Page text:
Guide to 24 hours in Aldeburgh
Staying for the weekend? If you have 24 hours to spare, take time out to explore Aldeburgh. With help from our friends at the Tourist Information Centre in Aldeburgh we've put this short itinerary together for you to enjoy.
3pm – Arrive in Aldeburgh, check into the White Lion early and settle in.
3:30pm – Find the Tourist Information Centre located 2 minutes walk away from the White Lion opposite Aldeburgh Cinema
4pm – Walk from the Tourist Information Centre (2) to Aldeburgh’s museum, The Moot Hall (1), to learn the history of Aldeburgh.
5pm - Walk south along the sea front, taking in the fresh fish shacks, the boating pond and Snooks, Crag House, Jubilee Hall, the Lifeboat Station and the old fishing boats. Continue on past the Brudenell Hotel, through Fort Green car park and onto the Martello Tower.
6.30pm - Walk back through the High Street - taking in the array of shops - to the White Lion for dinner. Alternatively, choose from one of the many eateries in the town (2).
9.30pm – Stop off for an after dinner drink at the hotel bars or pubs (2), and then retire back to the White Lion for the evening.
8am – enjoy a hearty breakfast at the White Lion ready to start your day.
9am – Take a nice stroll to the Scallop (3) at the North of Aldeburgh on the way to Thorpeness. It's about 20 minutes walk from the White Lion where you can sit on the Sculpture and take in the sea.
10am – By 10am you will be back on the high street where Aldeburgh is starting to wake up. Wander through the high street and climb the town steps to take in the views of Aldeburgh from the top.
Time for some retail therapy; Aldeburgh has a lot of unique independent shops with quirky gifts for yourself or to take back home as presents. The tourist information centre also sells souvenirs, stamps and postcards.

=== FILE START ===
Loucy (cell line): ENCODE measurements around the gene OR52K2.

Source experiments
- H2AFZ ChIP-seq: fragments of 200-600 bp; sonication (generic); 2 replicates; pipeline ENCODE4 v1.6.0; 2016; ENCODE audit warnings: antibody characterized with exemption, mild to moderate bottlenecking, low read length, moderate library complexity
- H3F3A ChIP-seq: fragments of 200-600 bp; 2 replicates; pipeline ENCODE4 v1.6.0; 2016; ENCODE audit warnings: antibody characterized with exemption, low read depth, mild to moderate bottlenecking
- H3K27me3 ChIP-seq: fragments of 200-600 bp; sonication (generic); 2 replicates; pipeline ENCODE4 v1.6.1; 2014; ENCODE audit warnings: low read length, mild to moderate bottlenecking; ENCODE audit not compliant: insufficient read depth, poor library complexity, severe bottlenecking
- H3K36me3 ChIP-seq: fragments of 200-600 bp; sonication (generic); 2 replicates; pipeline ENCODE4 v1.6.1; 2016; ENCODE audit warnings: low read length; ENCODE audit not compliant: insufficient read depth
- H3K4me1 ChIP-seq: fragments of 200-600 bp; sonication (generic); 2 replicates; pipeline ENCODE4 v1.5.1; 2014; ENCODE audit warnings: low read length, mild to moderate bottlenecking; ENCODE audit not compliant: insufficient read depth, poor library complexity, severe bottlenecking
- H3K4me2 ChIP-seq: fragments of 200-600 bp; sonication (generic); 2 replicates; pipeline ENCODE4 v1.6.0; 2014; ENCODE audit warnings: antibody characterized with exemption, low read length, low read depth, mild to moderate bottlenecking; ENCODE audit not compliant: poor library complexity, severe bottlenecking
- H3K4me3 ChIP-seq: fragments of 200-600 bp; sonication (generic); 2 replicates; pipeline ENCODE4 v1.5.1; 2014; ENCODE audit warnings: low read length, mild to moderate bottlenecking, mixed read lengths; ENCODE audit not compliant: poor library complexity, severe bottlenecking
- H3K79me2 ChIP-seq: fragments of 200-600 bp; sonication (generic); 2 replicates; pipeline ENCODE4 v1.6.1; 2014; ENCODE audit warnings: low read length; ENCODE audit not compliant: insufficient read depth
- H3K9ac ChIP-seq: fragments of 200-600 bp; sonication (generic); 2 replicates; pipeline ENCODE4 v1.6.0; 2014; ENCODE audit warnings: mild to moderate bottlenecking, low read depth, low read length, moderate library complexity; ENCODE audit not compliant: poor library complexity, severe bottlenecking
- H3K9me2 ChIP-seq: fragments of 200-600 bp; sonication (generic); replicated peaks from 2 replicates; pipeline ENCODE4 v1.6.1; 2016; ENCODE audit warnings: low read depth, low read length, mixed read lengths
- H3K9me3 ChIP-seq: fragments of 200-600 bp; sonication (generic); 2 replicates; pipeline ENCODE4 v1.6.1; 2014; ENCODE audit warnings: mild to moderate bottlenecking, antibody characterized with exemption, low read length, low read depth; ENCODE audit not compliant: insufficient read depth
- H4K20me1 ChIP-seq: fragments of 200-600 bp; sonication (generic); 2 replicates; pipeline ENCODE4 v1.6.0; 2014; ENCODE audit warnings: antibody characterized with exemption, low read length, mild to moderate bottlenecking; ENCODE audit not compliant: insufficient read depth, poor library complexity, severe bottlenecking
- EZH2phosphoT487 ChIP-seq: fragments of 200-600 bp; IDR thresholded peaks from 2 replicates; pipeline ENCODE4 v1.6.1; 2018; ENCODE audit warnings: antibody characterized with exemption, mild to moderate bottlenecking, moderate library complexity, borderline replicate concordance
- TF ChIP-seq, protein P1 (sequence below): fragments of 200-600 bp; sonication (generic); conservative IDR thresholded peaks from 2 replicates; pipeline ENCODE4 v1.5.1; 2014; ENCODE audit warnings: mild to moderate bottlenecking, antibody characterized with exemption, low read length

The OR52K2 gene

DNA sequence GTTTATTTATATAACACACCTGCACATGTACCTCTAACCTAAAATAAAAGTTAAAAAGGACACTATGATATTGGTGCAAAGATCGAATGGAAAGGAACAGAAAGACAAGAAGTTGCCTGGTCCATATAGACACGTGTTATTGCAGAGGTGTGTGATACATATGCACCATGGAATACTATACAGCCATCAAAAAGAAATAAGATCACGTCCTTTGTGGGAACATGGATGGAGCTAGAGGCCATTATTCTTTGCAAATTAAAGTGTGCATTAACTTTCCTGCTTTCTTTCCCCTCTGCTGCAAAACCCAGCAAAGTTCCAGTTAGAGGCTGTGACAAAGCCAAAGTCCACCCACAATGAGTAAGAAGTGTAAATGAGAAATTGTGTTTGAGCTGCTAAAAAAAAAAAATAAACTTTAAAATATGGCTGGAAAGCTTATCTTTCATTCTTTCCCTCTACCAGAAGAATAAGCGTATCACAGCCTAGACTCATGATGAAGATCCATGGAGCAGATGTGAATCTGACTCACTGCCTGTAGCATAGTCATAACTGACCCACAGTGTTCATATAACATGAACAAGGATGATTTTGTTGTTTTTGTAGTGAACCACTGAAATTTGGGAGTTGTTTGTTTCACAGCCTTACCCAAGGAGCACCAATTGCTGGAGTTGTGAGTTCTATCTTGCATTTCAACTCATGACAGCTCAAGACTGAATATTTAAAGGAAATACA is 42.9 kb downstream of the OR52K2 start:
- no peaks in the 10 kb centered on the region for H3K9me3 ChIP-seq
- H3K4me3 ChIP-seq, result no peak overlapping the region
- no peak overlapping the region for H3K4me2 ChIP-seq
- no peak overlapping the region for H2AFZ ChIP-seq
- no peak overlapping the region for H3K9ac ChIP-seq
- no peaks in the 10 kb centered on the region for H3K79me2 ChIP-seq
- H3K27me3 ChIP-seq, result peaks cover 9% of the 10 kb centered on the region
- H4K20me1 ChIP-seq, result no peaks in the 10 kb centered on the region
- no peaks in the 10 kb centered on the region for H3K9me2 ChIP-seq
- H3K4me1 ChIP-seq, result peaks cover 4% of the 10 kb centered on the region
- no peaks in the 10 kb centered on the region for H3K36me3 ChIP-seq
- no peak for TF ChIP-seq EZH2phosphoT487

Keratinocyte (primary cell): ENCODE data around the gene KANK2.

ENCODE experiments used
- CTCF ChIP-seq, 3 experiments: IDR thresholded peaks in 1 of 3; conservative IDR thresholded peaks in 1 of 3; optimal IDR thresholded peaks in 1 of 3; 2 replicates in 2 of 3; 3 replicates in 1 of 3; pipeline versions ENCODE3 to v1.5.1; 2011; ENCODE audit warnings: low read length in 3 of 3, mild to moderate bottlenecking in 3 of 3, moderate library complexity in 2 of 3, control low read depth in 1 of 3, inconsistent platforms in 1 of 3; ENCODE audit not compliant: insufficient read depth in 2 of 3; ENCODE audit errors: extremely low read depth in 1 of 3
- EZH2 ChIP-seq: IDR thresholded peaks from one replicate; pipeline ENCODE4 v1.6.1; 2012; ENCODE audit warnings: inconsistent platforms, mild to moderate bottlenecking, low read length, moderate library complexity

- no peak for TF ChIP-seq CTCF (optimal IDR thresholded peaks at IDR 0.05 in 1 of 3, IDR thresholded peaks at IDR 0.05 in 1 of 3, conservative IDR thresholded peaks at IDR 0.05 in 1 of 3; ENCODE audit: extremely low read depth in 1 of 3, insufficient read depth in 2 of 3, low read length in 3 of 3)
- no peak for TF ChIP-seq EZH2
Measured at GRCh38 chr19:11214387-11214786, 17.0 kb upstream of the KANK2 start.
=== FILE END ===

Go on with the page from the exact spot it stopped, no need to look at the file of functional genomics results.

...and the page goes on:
11am – Check out of the White Lion at 11, then take a moment to relax with a cuppa or coffee in Chopping’s Hill, Munchies, Aldeburgh market or Crag Sisters before hitting the shops again before lunch.
1pm – Fish and chips is one of Aldeburgh’s specialties, choose from one of two fish and chip shops in the high street (Aldeburgh Fish and Chips
or The Golden Galleon
), both with takeaway and The Golden Galleon has a restaurant to eat in as well.
2pm – Take a drive up the coast towards Thorpeness
(4), redeveloped into a private fantasy holiday village by Glencairn Stuart Ogilvie, a Scottish barrister who bought the entire area from north of Aldeburgh to past Sizewell, up the coast and inland to Aldringham and Leiston.
Stop off there for a few hours, wander to the House in the Clouds
(5) and take a boat out on the Meare
(6), weather permitting. Then have a nice afternoon tea in one of the cafes by the Meare, walk up the road to the Thorpeness Hotel & Golf Club
for a late bite to eat or pop into The Dolphin pub
for a nice refreshing drink before you start the journey home.
If you have time, pop to the Red House
(7) on your way home for an hour or two to learn more about Benjamin Britten.
For more information please visit the Suffolk Coast website
. Aldeburgh Tourist Information Centre
48 High Street, Aldeburgh, Suffolk IP15 5AB
Telephone: 01728 453637
Opening times: Monday to Saturday: 10am - 3pm | Sunday: Closed.
1. The Moot Hall is open 2:30pm – 5pm daily (April, May, September and October) and 12pm-5pm daily (June, July and August)
2. Tourist Information Centre sells souvenirs, stamps and postcards and will equip you with lists of places to eat out. Tourist Information Centre opening hours 10am-5pm Mon-Sat and 12-4pm Sunday April to September and 10am-3pm Mon-Sat October to March. Visit the Tourist Information Centre FaceBook page
3. The Scallop was designed by Maggi Hambling and is in commemoration of Benjamin Britten. Visitors are encouraged to sit on the Scallop and look out to the sea like Britten did when he lived here.
4. Thorpeness is only a 5 minute drive north of Aldeburgh.
5. The House in the Clouds is an old converted water tower that is now self-catering accommodation that can sleep up o 12 people over 5 floors.
6. The Meare at Thorpeness was man-made by Stuart Ogilvie and is still just the same now as it was in the 1930’s.
7. The Red house is open Tuesday to Saturday between 2 and 5pm (June to end of September) Tuesday to Friday between 2 and 5pm (October to 20th December)
Please contact Red House between their opening hours for more details on: 01728 451700